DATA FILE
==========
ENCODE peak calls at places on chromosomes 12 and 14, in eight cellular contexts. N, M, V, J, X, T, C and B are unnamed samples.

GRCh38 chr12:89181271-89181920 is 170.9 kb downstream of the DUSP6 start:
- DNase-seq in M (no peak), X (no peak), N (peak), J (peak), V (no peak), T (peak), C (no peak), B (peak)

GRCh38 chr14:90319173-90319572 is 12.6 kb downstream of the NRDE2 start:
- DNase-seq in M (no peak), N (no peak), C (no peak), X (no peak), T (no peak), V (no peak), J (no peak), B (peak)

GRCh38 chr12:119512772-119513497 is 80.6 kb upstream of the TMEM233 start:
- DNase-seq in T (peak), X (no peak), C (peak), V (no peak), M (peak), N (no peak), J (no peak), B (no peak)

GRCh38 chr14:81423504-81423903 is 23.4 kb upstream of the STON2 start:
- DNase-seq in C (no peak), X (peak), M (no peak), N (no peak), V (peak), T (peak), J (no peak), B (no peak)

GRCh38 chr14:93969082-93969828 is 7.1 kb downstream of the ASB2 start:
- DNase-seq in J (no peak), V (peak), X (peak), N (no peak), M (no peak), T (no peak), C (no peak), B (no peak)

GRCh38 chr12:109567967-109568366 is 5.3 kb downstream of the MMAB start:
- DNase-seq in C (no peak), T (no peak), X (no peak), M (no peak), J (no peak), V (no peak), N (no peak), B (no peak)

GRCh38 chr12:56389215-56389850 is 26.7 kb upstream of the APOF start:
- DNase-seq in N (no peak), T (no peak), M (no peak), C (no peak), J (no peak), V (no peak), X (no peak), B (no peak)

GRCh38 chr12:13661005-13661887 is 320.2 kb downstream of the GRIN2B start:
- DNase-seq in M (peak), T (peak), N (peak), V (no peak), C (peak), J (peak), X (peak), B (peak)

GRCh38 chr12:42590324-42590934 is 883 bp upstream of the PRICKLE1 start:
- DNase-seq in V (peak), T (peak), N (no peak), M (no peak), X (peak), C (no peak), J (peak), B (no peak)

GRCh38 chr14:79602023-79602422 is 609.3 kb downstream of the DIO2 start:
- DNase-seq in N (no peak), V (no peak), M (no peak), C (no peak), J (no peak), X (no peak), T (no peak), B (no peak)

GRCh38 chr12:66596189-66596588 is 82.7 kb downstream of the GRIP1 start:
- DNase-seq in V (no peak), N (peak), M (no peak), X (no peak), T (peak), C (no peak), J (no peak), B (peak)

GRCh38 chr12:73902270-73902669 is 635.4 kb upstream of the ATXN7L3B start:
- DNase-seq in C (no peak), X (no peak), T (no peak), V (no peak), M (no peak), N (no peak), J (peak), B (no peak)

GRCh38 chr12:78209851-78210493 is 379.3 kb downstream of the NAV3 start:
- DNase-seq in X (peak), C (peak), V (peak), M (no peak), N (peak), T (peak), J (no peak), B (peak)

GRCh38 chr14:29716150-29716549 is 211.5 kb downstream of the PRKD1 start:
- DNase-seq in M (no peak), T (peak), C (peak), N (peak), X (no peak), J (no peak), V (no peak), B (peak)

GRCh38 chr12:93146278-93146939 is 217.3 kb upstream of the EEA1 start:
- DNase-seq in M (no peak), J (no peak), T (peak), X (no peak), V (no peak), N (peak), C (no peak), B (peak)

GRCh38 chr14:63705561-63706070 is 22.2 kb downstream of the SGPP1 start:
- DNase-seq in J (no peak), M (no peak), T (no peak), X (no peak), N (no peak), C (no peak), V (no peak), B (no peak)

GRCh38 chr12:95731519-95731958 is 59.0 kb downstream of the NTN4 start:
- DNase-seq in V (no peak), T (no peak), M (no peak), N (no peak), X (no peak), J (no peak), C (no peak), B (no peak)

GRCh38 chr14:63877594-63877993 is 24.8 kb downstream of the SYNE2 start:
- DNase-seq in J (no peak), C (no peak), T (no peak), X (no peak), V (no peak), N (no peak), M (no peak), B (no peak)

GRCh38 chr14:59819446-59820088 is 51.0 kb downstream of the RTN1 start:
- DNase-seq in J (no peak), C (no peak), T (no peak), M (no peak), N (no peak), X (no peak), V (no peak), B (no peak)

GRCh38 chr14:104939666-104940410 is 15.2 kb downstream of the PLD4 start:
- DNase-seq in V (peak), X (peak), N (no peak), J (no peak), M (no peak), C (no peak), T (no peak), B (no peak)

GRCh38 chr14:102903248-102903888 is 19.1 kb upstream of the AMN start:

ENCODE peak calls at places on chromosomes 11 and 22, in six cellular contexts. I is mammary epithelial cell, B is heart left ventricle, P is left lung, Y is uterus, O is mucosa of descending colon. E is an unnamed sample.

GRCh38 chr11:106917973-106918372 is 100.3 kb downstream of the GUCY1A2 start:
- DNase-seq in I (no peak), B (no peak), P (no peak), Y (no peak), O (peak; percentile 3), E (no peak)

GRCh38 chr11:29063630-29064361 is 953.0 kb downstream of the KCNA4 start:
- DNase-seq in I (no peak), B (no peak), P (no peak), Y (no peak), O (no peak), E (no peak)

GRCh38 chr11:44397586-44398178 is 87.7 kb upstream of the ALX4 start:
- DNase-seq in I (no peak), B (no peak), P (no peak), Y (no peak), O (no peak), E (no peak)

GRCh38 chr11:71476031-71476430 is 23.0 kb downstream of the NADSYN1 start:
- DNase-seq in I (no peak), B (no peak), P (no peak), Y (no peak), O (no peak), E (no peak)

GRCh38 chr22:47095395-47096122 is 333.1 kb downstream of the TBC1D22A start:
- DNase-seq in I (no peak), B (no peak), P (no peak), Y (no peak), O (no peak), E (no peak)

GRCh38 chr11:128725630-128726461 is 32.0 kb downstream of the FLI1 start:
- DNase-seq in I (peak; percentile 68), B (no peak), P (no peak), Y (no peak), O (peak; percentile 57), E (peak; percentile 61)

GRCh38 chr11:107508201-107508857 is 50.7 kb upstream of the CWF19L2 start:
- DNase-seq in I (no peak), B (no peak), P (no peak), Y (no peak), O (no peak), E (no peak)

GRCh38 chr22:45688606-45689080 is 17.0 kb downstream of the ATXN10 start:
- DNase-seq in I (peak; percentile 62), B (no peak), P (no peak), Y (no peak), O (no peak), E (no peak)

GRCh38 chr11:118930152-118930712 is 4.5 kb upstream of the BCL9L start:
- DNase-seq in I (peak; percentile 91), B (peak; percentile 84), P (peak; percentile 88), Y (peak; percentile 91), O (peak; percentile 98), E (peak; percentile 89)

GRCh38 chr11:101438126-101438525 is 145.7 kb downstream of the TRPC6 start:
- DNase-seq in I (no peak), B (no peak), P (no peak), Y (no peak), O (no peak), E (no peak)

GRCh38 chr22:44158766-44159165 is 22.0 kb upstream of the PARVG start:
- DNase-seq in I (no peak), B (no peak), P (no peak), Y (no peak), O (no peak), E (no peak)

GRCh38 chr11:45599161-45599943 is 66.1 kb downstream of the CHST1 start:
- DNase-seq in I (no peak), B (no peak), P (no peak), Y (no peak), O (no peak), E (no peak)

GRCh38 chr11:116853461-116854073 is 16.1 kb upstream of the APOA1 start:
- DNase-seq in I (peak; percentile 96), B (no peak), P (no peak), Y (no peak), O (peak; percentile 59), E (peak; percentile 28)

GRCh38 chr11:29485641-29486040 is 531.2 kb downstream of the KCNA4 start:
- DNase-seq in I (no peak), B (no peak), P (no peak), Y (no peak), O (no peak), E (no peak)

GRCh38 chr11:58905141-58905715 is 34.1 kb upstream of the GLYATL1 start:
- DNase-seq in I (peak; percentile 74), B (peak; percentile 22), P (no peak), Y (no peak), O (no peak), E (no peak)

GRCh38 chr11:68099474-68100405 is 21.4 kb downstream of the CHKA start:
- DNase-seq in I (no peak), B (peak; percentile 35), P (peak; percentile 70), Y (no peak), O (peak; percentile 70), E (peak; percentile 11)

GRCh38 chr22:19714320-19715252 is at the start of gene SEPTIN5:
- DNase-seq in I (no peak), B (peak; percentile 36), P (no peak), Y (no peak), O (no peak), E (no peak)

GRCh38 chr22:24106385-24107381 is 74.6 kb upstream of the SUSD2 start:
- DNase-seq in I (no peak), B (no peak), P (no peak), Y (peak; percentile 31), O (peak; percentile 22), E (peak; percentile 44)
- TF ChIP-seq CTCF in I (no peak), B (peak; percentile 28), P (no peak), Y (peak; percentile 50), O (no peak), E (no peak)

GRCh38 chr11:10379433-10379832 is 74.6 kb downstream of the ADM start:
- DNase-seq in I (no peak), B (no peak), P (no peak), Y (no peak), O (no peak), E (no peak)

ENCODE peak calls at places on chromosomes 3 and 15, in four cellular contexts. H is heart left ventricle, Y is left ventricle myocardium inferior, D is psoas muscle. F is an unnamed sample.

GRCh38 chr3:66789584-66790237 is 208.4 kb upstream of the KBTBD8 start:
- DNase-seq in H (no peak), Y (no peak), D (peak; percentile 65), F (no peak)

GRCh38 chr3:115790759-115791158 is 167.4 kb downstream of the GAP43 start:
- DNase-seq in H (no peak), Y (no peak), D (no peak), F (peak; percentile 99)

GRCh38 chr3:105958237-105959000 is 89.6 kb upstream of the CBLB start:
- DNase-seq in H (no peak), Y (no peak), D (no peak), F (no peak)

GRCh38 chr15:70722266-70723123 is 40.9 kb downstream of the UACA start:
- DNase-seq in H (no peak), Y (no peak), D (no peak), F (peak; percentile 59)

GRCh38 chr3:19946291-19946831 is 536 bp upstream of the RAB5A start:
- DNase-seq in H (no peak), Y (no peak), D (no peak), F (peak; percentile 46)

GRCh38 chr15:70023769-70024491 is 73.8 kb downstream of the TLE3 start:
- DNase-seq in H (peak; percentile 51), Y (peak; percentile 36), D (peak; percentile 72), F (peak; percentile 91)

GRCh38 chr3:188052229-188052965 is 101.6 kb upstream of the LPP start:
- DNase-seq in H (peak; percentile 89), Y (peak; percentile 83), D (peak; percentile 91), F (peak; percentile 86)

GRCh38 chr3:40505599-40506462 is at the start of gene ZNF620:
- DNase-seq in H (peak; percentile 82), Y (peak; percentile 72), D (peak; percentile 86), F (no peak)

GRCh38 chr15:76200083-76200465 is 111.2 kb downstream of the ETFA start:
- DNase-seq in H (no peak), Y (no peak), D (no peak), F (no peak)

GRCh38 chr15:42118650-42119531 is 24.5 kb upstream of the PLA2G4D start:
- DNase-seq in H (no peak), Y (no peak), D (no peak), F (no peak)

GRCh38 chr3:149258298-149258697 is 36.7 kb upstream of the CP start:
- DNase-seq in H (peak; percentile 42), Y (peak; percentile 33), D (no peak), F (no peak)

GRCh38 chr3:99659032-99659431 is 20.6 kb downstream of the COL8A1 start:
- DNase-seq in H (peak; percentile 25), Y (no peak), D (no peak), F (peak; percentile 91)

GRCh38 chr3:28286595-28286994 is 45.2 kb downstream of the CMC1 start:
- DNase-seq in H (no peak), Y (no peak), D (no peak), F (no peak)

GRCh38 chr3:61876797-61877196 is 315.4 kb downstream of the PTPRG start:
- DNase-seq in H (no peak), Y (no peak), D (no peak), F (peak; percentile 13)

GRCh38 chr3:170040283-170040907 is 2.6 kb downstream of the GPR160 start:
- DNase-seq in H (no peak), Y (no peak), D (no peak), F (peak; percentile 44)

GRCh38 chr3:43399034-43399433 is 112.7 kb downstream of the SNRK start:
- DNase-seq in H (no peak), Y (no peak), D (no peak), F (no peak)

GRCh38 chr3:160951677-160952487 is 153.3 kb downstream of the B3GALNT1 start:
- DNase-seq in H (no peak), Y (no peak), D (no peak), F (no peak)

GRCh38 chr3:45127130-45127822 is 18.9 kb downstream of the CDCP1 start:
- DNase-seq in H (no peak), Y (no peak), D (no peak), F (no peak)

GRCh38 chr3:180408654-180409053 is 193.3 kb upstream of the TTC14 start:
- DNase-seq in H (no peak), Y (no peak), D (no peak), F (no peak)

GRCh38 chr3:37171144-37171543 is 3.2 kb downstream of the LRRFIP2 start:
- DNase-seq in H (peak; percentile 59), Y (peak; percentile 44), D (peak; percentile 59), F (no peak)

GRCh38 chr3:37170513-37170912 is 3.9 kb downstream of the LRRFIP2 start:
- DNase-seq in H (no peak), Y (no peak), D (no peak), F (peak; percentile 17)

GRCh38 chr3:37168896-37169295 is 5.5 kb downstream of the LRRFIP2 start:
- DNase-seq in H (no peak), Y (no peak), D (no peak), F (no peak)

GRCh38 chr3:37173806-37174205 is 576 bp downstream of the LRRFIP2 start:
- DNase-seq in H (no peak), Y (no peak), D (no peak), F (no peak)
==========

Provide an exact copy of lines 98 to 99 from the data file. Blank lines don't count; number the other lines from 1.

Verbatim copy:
GRCh38 chr3:40505599-40506462 is at the start of gene ZNF620:
- DNase-seq in H (peak; percentile 82), Y (peak; percentile 72), D (peak; percentile 86), F (no peak)